I was first up this morning, no surprise as everyone else stayed up well past hiker midnight. I made my breakfast and was out of camp before the others were up, so excited to finally see Crater Lake! It’s only 2.5 miles to the rim, but it is straight uphill. It is usually a good start to the day though, getting thay blood pumping early. It was a straight shot through the woods, if you can call switchbacks a straight shot. Somehow it is.
I came out of the woods and up to the store by the lake. It was only 7:20 and they didn’t open until 9:00. I found some oatmeal cookies in the hiker box and began eating them when Sloe Jin walked up. We decided to go look at the lake and take some pictures together. While we were doing this we realized that the lodge had a dining room, so we went in for breakfast. It was a fancy dining room but the prices were surprisingly reasonable. I had a frittata, and he had an omelet. We both had nearly a pot of coffee. It’s hard to resist a bottomless cup!
After breakfast we sat on the patio overlooking the lake and enjoyed a latte to top off our tour d’caffeine. We still had hiking to do but agreed it would be nice to enjoy where we were for a little while. There is no sense in rushing past this treasure. I wrote some postcards and got my blog up to date, sitting leisurely in a cushioned armchair overlooking the lake. It is such a luxury, an armchair, that it is hard to remove oneself from one. I sat for nearly 2 hours and then accepted the fact that I had to go. It would be a lovely walk on the rim of Crater Lake, one I’ve looked forward to for a long time. I said goodbye to Sloe Jin and walked onward to Canada.
The hike went up and over several bluffs each time descending into a parking area full of tourists. Everyone getting out of their car to take the picture to say they were there. Everyone getting back in the car to get lunch at a restaurant, or drive back to wherever they came from. They all had someplace to go after getting in and out of the car at Crater Lake. I was the only hiker around feeling so out of place in their bustling worlds. I hiked a couple of miles out and found a spot on a cliff to enjoy a break. I had found a cinnamon roll in the hiker box, and ate that while feeling like the only soul at Crater Lake for a brief time. Then before long, the trail cut north, away from the lake. I started heading towards Mt. Thielson, 27 miles away, and the location of the next water. I was already fumbling under the extra 11 pounds of water I was carrying, and it definitely slowed me down.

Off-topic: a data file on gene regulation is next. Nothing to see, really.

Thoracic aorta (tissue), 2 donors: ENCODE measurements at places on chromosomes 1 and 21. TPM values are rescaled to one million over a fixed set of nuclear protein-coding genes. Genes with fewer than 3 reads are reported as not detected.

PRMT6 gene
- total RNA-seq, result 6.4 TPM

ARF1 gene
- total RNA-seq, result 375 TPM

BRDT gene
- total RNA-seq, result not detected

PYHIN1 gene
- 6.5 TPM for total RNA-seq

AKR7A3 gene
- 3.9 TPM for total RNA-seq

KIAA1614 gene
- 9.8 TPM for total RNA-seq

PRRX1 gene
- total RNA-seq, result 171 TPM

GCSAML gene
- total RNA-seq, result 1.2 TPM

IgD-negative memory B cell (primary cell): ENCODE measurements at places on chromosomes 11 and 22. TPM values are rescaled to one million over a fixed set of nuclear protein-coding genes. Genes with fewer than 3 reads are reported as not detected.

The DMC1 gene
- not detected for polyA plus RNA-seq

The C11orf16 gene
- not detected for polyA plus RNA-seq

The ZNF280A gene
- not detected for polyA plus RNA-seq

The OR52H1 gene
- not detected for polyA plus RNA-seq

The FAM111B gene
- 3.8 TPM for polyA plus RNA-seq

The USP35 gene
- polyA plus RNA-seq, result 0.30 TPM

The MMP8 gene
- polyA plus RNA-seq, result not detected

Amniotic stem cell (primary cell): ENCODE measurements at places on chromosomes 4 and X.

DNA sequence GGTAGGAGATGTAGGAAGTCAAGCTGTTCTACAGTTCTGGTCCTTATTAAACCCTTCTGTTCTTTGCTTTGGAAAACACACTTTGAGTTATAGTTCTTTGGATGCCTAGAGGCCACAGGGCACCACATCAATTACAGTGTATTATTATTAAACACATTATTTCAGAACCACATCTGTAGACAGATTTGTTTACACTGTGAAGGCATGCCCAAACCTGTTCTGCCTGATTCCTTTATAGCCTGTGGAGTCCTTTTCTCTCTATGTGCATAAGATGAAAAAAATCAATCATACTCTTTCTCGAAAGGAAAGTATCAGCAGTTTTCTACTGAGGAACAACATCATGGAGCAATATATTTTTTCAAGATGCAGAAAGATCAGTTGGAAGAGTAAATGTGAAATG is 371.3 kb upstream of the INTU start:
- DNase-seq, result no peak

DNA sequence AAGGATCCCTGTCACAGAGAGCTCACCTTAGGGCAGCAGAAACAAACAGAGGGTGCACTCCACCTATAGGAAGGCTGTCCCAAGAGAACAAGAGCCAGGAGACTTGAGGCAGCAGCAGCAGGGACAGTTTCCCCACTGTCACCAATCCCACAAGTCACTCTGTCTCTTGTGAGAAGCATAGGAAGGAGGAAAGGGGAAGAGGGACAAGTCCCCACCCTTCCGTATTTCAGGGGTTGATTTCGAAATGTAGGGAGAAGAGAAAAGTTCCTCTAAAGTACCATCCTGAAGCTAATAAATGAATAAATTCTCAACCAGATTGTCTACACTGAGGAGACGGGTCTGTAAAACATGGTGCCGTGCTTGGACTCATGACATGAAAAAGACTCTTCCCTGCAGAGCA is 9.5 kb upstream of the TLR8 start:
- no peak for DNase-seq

I took a few indulgent breaks in the afternoon. My back muscles were on fire, and I just can’t seem to remember how I did this daily back in the desert. 5 liters was normal back then, and I don’t remember this much shoulder pain. I guess I’ve gone soft. My goal was to walk 16 miles to a spot not far from the water. I’d have to walk until 8:30, but it would get me close to water by morning. There was a rumbling in the sky, but with trees all around I couldn’t see where the storm was heading. I only had 2 miles to go, but within 1/2 mile I could see that the storm was big, fast and headed straight for me. I scanned the forest floor for a good tent spot as thunder crashed and rolled practically right over my head (it was frighteningly loud!). There was a spot right off trail that had been cleared, so I quickly put up my shelter and jumped in. Just as I was in my tent and sitting with the rain fly open lightning lit up the forest. I zipped up my tent door and grounded myself on my foam pad, my heart racing in my chest. Lightning kept flashing, thunder kept roaring, and I sat leaning against my backpack counting the seconds to measure distance. It was quite a storm, and I had gotten myself in my tent just in the knick of time!
In my tent I studied the maps to see how this would effect my miles over the next few days. As it turns out, I’m due to arrive in Shelter Cove a day before my resupply box. This gives me an extra day to take my time, and I planned the next 2 days accordingly. I’ll only have to do two 22 milers and an 11 to get there, and it looks like there is some prime lake camping for both nights. Less miles means more time in camp to enjoy the lakes, and an easier time on my body. Works perfectly for me! No need to hurry for the next couple of days…and that feels great. As I put the maps away, satisfied with my new easy plan the thunder has grown more and more distant, and I’ve grown sleepy. Goodnight.